Fancy a brew whilst browsing this article? Hold your horses, don’t put the kettle on just yet … in August 2014, Greenpeace released the findings of a new study which discovered that most of the popular tea brands that we all know and love – including Lipton - contained high doses of pesticide residue, with some of them testing positive for the long banned substance DDT (dichlorodiphenyltrichloroethane, used to kill weeds).  The study took samples from tea produced in China and India and found that the levels of pesticides were disturbingly above the safe levels set by the World Health Organisation. Of the 18 samples taken in China, 67% contained pesticides previously banned under the Stockholm Convention. One tea in particular, Richun’s Tieguanyin 803, showed up 17 different types of pesticides whilst a total of 14 tea samples exhibited pesticides known to harm unborn children or cause genetic mutations.

3) Bacteria Levels in Milk
There has been an outcry amongst the general population in recent years concerning China’s milk safety levels and the regulated bacteria count allowed in the production of milk. After the melamine scandal of 2008, huge changes were afoot in China’s food safety agencies and one of these brought about new levels for acceptable protein content and bacterial counts in raw milk. The newly-incorporated State Council Food Safety Commission sparked controversy in 2010 by lowering the standards from 2.95% to 2.8% for protein content and 500,000 per ml to 2 million per ml for bacterial counts.  If we compare these to the allowances set in the West, all protein content in milk must be over 3% whilst bacterial counts must not exceed 100,000, particularly in the European Union.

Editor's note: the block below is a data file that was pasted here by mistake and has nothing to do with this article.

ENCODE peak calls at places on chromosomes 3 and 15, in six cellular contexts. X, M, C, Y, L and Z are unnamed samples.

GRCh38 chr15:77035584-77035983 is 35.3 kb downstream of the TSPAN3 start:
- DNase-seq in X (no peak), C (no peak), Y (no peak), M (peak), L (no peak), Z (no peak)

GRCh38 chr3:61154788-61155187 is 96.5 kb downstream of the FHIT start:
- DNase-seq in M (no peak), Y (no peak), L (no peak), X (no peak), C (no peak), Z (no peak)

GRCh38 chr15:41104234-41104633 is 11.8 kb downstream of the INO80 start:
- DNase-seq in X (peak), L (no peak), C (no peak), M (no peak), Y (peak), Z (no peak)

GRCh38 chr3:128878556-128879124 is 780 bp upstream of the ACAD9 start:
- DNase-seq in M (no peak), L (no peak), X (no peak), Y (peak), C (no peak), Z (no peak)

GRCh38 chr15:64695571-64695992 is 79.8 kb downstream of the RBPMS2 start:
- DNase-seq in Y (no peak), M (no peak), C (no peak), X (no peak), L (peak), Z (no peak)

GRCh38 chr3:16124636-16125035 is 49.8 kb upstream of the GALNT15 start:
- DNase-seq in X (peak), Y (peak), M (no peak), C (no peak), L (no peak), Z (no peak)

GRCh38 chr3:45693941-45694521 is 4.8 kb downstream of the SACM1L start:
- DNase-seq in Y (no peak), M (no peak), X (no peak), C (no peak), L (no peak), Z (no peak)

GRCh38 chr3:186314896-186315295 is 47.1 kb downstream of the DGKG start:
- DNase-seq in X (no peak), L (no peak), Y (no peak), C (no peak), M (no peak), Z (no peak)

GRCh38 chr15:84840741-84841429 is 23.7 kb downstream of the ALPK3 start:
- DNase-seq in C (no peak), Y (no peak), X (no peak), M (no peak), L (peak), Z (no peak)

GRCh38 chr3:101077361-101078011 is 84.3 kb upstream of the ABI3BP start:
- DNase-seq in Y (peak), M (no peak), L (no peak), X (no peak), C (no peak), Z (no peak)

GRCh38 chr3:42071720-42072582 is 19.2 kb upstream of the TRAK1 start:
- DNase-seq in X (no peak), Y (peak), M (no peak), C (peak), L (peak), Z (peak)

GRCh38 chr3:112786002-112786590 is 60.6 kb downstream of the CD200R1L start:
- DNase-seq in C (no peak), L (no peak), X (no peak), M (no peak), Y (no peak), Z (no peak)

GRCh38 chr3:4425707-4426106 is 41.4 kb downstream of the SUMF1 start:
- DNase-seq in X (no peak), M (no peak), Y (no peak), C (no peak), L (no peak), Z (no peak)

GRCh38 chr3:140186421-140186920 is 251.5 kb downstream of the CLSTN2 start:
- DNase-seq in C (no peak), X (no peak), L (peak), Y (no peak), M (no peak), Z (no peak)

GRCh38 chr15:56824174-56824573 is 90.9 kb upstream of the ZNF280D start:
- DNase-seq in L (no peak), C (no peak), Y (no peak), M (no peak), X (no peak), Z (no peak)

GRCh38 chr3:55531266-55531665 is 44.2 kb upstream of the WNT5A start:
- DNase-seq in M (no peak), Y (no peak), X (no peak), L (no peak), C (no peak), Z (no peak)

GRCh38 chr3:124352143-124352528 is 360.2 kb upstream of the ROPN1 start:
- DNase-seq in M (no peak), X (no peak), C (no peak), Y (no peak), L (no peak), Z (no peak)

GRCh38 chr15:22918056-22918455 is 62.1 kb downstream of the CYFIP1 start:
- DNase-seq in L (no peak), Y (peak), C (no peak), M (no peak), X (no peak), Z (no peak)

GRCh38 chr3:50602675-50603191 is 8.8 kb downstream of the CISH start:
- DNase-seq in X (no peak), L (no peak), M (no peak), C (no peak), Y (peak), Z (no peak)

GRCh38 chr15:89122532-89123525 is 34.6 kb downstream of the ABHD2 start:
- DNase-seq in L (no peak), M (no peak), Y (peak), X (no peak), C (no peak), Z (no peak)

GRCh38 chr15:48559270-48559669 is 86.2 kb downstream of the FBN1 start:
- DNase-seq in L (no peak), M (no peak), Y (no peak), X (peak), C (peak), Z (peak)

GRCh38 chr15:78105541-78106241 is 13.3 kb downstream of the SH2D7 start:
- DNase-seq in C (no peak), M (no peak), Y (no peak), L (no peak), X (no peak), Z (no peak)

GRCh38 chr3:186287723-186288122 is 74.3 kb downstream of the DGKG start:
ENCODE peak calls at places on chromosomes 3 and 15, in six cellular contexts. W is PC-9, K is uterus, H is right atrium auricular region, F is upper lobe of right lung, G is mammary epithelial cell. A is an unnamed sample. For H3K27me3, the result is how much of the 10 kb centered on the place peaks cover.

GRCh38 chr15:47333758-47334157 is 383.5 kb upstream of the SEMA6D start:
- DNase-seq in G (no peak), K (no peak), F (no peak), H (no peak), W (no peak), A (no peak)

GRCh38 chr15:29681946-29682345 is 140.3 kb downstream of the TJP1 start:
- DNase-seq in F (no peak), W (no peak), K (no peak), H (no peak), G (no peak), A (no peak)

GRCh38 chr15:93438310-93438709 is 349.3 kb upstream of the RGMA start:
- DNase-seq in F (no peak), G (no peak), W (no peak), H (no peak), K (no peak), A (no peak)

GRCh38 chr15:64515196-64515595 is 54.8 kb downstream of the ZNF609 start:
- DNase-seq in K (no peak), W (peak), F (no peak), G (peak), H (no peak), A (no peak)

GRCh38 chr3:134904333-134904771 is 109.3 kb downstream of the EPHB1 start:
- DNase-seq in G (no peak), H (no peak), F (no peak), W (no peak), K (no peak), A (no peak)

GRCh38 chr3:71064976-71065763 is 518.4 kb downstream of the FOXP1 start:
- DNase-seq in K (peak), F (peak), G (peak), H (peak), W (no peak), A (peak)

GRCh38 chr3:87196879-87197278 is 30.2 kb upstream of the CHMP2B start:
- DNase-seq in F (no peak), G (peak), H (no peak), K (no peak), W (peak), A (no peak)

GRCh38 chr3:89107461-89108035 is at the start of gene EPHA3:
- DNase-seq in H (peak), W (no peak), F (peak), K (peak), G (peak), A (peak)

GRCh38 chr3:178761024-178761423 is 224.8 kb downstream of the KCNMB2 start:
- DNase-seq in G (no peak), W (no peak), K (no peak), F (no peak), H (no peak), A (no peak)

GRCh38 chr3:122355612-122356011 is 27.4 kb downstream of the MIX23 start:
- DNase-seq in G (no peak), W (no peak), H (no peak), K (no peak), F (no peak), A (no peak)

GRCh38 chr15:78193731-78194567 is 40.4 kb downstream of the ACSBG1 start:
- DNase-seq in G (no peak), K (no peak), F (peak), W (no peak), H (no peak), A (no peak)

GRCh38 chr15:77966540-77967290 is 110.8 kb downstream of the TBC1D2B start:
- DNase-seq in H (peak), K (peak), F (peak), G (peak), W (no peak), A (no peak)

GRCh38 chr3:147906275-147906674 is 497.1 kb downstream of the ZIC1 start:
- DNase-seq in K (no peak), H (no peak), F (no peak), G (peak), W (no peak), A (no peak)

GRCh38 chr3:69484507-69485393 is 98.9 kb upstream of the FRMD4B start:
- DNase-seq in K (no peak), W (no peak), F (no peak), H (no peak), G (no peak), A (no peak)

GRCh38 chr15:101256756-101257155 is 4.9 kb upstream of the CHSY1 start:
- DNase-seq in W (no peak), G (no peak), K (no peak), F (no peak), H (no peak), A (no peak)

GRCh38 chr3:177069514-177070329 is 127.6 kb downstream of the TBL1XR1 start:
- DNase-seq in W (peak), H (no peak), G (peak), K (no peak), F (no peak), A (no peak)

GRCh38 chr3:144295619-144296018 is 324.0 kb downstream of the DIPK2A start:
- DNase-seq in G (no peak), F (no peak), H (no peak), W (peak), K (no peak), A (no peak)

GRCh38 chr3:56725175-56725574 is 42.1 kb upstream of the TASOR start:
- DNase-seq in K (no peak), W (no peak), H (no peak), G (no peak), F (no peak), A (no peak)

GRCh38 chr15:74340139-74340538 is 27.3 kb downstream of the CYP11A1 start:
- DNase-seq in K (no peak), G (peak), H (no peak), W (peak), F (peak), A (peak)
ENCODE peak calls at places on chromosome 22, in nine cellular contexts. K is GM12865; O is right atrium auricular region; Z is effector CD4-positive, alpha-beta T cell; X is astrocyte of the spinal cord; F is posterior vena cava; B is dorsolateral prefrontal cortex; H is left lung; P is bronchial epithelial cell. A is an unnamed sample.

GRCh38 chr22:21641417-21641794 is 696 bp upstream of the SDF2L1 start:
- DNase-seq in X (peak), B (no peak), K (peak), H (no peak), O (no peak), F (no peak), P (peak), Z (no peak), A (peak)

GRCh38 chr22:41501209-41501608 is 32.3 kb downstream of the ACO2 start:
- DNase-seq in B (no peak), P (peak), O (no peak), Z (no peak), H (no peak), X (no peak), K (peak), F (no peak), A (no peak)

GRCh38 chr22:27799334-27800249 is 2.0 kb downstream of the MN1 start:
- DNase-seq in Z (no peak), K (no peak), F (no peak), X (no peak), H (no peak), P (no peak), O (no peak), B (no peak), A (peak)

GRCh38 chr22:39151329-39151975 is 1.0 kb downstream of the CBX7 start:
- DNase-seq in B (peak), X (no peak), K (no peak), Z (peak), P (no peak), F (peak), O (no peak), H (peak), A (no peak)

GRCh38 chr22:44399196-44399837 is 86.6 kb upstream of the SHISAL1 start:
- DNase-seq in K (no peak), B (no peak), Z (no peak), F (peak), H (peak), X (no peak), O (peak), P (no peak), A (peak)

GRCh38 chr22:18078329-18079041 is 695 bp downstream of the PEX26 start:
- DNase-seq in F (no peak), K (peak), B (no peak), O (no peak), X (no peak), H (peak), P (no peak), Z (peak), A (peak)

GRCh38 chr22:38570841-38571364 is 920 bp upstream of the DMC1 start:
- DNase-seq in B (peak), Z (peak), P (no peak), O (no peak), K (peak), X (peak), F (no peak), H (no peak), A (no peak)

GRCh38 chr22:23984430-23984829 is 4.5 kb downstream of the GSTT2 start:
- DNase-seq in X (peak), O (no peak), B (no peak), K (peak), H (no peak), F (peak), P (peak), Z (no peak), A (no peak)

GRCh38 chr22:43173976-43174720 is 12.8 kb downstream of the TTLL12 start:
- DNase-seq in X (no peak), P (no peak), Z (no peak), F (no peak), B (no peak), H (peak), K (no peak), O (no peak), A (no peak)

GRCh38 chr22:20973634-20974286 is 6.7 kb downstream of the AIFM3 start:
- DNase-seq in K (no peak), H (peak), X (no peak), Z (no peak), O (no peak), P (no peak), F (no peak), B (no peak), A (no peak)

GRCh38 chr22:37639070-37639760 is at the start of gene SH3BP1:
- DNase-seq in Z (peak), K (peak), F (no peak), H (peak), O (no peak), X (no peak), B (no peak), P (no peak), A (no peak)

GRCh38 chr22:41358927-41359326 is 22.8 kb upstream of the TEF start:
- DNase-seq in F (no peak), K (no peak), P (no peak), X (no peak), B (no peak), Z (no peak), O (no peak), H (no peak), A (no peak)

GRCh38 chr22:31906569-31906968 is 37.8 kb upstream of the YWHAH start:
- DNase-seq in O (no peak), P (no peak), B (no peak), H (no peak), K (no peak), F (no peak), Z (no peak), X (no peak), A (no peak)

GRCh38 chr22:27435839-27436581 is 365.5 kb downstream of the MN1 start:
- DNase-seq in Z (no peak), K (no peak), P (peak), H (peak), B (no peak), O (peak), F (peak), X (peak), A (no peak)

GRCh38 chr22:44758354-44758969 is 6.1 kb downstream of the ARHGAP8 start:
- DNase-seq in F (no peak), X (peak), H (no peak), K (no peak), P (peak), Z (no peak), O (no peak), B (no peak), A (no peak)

Health issues to be aware of when ingesting dairy products that may not meet acceptable criteria are an increased risk of contracting campylobacter, E-Coli, listeria and salmonella and in less likely but extremely serious circumstances, germs from milk can lead to kidney failure, paralysis and other chronic disorders. People most at risk of developing illnesses are the elderly, young children, pregnant women and those with weakened immune systems.     

4) Carcinogens such as Gutter Oil
Most of us are no stranger to the horrifying news reports that exposed the appalling gutter oil practices that unscrupulous street vendors were caught participating in, but to refresh your memory or for those who aren’t in the know, gutter oil got its name from the illegal practice of collecting used oil that had been disposed of down drains, from restaurant fryers, from slaughterhouses and from grease traps by scooping it back out and reusing it again. Another version of this filthy practice involved boiling all of the leftover animal parts and extracting the oil from the remains.